Sloe gin

A fortunate side effect of a sponsored walk for my son’s football club yesterday was the discovery of a fantastic place for foraging sloes, blackberries, hawthorn berries and rosehips. Definitely one to remember. Not having the time to stop then we headed back this morning equipped with plenty of empty ice cream tubs for collecting in – after 15 mins we had about 1.5kg of sloes.

Sloes on blackthorn tree
Blackthorn tree laden with sloes

Sloes are the fruit of the blackthorn tree and are related to bullace, damsons and plums.  Sloes are the smallest and tartest of these fruits.  The blackthorn is a widespread native hedgerow shrub that you may spot whilst out on a country walk.  They have large spiky thorns which help distinguish them fron anything simliar so it is a good idea to wear gloves when picking them.

Sloe gin is the most popular use of these small tart fruit, although you can also use them in jam and in desserts.

The quantities below are approximate – you can vary to taste:

500g sloes – wash them and remove any remaining stalks and leaves.  Unless you are picking after there has been frost ( lucky you if you can still find them then) pop them into the freezer for a day or two before using  ( although they will be fine left longer if you don’t have time to make the gin then). Defrost before use.

350g sugar ( either granulated or caster)

70g bottle of gin

The easiest way is to split the fruit, sugar and gin between 2 empty 70cl bottles.  It is a good idea to sterilise these first if they have been stored for a while – wash in hot soapy water and dry in a 140 degree C oven for 10 mins.  Allow to cool before using. I usually soak the lids in boiling water during this time.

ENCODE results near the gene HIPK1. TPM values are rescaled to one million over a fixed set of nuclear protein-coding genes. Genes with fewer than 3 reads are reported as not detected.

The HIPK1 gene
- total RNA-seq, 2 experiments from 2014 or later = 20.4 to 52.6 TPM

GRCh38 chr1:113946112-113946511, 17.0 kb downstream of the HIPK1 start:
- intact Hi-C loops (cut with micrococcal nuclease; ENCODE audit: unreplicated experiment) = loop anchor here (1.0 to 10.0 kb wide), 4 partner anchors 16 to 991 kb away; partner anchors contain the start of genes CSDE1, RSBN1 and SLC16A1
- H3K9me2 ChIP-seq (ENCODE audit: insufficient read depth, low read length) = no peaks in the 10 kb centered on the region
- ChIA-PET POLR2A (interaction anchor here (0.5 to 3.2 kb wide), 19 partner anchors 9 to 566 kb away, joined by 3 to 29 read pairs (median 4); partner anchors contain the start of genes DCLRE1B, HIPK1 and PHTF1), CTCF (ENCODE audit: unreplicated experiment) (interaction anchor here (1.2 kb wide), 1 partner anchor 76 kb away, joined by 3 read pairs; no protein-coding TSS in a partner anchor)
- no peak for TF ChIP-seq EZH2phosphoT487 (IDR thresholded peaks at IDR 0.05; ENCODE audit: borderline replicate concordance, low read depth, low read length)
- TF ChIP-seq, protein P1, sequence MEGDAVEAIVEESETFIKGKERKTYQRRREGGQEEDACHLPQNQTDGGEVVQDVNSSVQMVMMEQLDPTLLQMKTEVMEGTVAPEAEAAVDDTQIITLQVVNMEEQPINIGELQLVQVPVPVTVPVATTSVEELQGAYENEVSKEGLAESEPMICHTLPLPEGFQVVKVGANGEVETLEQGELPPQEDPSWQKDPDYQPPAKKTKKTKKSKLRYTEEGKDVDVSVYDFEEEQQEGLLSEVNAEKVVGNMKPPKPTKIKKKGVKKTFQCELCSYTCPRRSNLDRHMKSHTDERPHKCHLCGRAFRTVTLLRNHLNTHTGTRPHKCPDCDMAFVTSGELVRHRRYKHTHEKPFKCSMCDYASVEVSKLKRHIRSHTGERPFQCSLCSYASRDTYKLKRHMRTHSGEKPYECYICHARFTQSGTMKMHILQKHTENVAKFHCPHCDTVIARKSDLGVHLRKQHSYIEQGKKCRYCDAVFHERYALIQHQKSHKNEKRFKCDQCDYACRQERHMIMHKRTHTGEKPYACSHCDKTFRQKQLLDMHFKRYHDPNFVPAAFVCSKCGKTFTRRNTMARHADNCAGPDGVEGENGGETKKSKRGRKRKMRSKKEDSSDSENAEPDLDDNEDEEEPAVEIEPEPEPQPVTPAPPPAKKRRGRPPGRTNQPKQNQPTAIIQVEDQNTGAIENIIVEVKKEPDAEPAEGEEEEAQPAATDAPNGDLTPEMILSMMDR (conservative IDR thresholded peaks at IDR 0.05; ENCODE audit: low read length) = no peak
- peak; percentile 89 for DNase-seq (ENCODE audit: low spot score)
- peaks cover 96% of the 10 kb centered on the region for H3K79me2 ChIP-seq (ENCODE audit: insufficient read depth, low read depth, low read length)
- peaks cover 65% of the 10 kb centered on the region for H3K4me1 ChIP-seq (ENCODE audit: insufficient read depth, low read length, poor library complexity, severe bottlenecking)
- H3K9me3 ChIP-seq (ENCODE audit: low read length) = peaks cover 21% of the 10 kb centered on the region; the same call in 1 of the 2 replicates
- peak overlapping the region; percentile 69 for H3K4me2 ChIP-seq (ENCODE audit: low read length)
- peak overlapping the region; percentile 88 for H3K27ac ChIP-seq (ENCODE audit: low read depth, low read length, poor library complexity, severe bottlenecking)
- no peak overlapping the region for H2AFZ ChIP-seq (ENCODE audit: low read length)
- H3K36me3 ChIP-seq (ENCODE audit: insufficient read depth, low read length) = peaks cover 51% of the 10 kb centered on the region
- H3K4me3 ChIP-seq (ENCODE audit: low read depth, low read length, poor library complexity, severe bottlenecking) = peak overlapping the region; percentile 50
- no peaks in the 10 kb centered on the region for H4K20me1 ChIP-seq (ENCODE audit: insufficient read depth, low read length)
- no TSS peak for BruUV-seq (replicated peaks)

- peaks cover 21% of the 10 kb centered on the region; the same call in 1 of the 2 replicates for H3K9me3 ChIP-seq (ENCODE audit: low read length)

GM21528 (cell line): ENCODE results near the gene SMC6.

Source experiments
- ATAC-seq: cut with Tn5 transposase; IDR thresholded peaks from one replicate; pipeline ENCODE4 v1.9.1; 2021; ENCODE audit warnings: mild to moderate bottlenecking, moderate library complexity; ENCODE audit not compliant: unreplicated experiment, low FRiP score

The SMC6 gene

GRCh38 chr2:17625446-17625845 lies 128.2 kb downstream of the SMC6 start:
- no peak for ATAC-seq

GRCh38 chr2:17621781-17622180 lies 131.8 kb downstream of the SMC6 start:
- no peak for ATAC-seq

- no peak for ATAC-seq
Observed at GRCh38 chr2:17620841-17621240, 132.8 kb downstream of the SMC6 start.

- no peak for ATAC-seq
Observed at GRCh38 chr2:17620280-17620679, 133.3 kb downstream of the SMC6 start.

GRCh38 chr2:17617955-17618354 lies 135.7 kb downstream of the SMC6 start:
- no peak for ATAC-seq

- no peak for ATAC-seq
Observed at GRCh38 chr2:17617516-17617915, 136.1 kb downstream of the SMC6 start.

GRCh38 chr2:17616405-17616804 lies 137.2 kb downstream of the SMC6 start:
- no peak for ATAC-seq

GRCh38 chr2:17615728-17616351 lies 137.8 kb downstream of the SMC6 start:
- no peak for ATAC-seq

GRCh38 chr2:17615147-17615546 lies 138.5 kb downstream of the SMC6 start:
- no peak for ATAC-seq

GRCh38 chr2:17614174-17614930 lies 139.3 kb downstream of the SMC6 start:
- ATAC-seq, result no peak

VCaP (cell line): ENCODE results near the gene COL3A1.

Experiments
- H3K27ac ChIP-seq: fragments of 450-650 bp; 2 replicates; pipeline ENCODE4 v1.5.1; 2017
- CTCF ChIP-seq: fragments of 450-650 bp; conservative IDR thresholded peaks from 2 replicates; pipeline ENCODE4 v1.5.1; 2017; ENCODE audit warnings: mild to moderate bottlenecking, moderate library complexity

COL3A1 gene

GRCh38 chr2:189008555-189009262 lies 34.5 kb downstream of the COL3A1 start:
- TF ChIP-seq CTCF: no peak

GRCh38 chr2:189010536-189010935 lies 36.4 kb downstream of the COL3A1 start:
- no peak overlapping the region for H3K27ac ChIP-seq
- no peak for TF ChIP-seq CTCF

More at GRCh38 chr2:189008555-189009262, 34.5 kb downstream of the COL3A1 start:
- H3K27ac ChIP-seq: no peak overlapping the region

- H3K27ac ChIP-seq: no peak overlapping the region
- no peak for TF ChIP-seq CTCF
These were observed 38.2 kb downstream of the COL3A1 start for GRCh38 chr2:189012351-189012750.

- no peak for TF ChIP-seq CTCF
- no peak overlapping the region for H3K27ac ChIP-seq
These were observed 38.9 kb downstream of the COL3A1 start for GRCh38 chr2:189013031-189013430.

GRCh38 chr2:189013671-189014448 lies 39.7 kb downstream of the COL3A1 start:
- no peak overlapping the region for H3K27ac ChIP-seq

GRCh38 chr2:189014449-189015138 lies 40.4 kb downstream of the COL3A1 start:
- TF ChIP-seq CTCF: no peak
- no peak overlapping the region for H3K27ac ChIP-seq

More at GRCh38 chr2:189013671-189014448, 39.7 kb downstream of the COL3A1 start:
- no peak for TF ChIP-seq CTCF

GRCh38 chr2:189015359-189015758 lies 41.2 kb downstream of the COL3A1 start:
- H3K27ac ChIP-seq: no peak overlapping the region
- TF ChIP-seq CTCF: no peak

Once you have added all the ingredients pop on the lids and give them a careful shake.  Store somewhere dark for about 3 months, shaking them occasionally to ensure all the sugar is dissolved.  After this time you can either remove the sloes and decant into a single bottle or just leave them in, which looks nice.

Once you have either decanted or drunk the gin the gin soaked sloes are delicious served with vanilla ice cream ( watch out for the stones) or can be used with fresh sloes in jam.  Alternatively you can add to a bottle of red or white wine and leave for a month to make a fortified wine.

Rhubarb vodka

Rhubarb vodka
Rhubarb vodka

 

Last year I made wine with the rhubarb. Tasted great by Christmas. This year I thought I’d try vodka too – much easier!  You essentially follow the same method you would use when making sloe gin:

500g rhubarb – trimmed, washed and cut into short lengths (young rhubarb is best and gives a nicer pink colour).

250g sugar – I used caster sugar but sure plain granulated sugar would be fine too

1 75cl bottle vodka

1 sterilised container large enough to take all of the above (such as a 1.5litre kilner).

Optional extras – a little vanilla essence, ginger or maybe star anise?

Put the rhubarb pieces into a large bowl and crush a little with a pestle (or a rolling pin) to help release some of the juices.

Put the rhubarb plus any juices that have come out into the jar.

Add the sugar.

Add the vodka.

Give it a good shake and seal the jar.

Give it a good shake every day or two for at least a week to ensure the sugar has all dissolved .

Leave in a dark cupboard for around 2 months, then sieve into a sterilised bottle and enjoy. Imagine it may work well with lemonade.

Don’t throw away the rhubarb – try it with some custard, ice cream ( remember the rhubarb is still raw so cook it first) or mixed in with some fresh rhubarb or other fruit in a crumble.